Predicting Osteoarthritis Severity

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High-fat diets cause lasting changes in metabolism that may predict osteoarthritis severity.
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High-fat diets can cause lasting changes in metabolism that can be detected in the blood months after returning to a normal diet.

“Obese people suffer from osteoarthritis worse than non-obese people” sounds like non-news. After all, it’s common sense that carrying more weight on your joints will lead to more pain and wear-and-tear. However, the truth is more complex than that: non-weight-bearing joints (such as the hands) also see increased rates of osteoarthritis associated with obesity, suggesting that another factor is at work.

A team of researchers, including Krembil Senior Scientist Dr. Mohit Kapoor, Drs. Poulami Datta, Yue Zhang and Jason Rockel, identified this as an important gap in understanding: "We know that there is something circulating in the blood of those on a high-fat diet that causes the process to accelerate. This is what we decided to investigate."

The researchers used an experimental model to answer important questions about the relationship between obesity and osteoarthritis. This form of arthritis is the most common, with more than three million Canadians affected. Obese individuals have an increased incidence of the disease and are 33% more likely to require joint replacement surgery.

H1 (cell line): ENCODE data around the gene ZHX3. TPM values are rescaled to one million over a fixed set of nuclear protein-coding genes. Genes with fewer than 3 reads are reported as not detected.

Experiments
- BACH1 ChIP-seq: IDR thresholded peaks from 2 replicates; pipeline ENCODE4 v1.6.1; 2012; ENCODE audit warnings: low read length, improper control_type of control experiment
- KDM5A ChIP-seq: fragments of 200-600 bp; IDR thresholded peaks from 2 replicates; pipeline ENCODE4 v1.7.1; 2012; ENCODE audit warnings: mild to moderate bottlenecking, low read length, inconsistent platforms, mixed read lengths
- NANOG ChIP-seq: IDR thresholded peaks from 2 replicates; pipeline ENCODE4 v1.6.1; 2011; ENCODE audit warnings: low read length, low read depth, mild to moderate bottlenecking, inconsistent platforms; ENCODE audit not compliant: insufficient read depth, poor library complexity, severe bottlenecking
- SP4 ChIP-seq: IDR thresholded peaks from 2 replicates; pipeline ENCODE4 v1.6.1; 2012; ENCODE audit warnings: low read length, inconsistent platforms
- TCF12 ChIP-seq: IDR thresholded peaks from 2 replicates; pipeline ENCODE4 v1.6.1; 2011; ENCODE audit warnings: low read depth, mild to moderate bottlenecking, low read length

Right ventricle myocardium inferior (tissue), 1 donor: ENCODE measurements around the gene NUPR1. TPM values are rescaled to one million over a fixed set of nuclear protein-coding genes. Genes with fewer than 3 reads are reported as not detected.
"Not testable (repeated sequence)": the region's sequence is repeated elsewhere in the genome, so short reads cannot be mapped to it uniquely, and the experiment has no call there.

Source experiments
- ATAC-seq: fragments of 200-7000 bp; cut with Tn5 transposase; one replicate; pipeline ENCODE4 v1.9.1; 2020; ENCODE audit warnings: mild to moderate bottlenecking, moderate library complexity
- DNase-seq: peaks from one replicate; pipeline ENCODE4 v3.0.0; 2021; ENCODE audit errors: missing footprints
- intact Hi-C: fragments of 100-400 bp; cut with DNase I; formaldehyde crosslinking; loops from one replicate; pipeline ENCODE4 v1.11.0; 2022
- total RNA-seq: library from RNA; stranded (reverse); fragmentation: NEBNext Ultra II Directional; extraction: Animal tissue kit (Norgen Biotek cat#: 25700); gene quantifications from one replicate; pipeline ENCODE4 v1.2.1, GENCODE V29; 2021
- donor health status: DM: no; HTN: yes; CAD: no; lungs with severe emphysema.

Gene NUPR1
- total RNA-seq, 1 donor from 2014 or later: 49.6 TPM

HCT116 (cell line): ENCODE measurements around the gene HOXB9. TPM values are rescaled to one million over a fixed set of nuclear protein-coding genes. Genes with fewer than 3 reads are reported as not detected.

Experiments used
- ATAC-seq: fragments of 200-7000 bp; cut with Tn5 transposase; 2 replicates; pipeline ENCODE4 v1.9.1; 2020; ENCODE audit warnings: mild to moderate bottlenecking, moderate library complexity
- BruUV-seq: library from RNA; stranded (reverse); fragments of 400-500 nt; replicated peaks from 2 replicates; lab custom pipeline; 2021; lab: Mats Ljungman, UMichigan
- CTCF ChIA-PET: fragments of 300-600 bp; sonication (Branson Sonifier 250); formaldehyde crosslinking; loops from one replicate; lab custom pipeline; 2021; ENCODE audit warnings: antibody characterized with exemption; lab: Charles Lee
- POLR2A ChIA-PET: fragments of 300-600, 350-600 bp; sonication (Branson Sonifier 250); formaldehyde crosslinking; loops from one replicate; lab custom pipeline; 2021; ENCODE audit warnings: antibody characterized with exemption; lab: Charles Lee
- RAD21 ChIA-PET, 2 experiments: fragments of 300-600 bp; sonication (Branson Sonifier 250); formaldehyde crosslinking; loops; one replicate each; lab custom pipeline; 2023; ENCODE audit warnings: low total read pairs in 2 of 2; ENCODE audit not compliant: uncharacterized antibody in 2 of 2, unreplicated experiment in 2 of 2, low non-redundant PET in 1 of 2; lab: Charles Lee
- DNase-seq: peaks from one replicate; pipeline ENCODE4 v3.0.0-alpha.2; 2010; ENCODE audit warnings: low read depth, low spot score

Dr. Kapoor’s team found that the consumption of a high fat diet (leading to obesity) could speed up the effects of osteoarthritis on cartilage degradation. They then identified a set of three molecules in the blood that could be used to predict the risk of developing osteoarthritis and the risk of increased severity. These molecules, called metabolites, are related to how fat is used by the body.

While eight metabolites are known to be associated with osteoarthritis, the new findings revealed that just three were needed to predict an increased risk of osteoarthritis severity. The research team also found that a hormone known to influence hunger, fat stores, metabolite levels and more—called leptin—was increased after the high fat diet. While blood levels of leptin returned to normal after switching back to a leaner diet, leptin levels in cartilage remained high for months. “The heightened levels of leptin in the joints that we observed may be key to understanding why the risk of osteoarthritis remains high for obese individuals, even after these individuals make positive lifestyle changes and lose weight,” says Dr. Kapoor.

The team is now taking these results to the clinic: they will be collecting and analysing blood samples obtained from actual patients at Toronto Western Hospital to investigate the interplay between obesity, the metabolites that they identified and leptin in osteoarthritis.

This work was supported by the Canadian Institutes of Health Research and the Toronto General & Western Hospital Foundation.

Datta P, Zhang Y, Parousis A, Sharma A, Rossomacha E, Endisha H, Wu B, Kacprzak I, Mahomed NN, Gandhi R, Rockel JS, Kapoor M. High-fat diet-induced acceleration of osteoarthritis is associated with a distinct and sustained plasma metabolite signature. Sci Rep. 2017 Aug 15;7(1):8205. doi: 10.1038/s41598-017-07963-6.